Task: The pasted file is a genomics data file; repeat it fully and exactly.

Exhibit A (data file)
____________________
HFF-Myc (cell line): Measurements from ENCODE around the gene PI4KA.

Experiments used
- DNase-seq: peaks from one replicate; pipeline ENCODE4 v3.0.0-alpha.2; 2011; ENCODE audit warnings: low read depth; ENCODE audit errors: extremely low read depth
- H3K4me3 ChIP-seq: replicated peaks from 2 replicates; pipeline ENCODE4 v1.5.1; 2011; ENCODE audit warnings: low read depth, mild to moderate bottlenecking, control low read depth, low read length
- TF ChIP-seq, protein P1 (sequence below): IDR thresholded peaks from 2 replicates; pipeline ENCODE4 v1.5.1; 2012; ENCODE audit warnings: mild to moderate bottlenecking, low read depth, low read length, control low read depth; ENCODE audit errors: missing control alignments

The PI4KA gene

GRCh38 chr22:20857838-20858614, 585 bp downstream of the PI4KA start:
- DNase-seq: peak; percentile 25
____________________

HFF-Myc (cell line): Measurements from ENCODE around the gene PI4KA.

Experiments used
- DNase-seq: peaks from one replicate; pipeline ENCODE4 v3.0.0-alpha.2; 2011; ENCODE audit warnings: low read depth; ENCODE audit errors: extremely low read depth
- H3K4me3 ChIP-seq: replicated peaks from 2 replicates; pipeline ENCODE4 v1.5.1; 2011; ENCODE audit warnings: low read depth, mild to moderate bottlenecking, control low read depth, low read length
- TF ChIP-seq, protein P1 (sequence below): IDR thresholded peaks from 2 replicates; pipeline ENCODE4 v1.5.1; 2012; ENCODE audit warnings: mild to moderate bottlenecking, low read depth, low read length, control low read depth; ENCODE audit errors: missing control alignments

The PI4KA gene

GRCh38 chr22:20857838-20858614, 585 bp downstream of the PI4KA start:
- DNase-seq: peak; percentile 25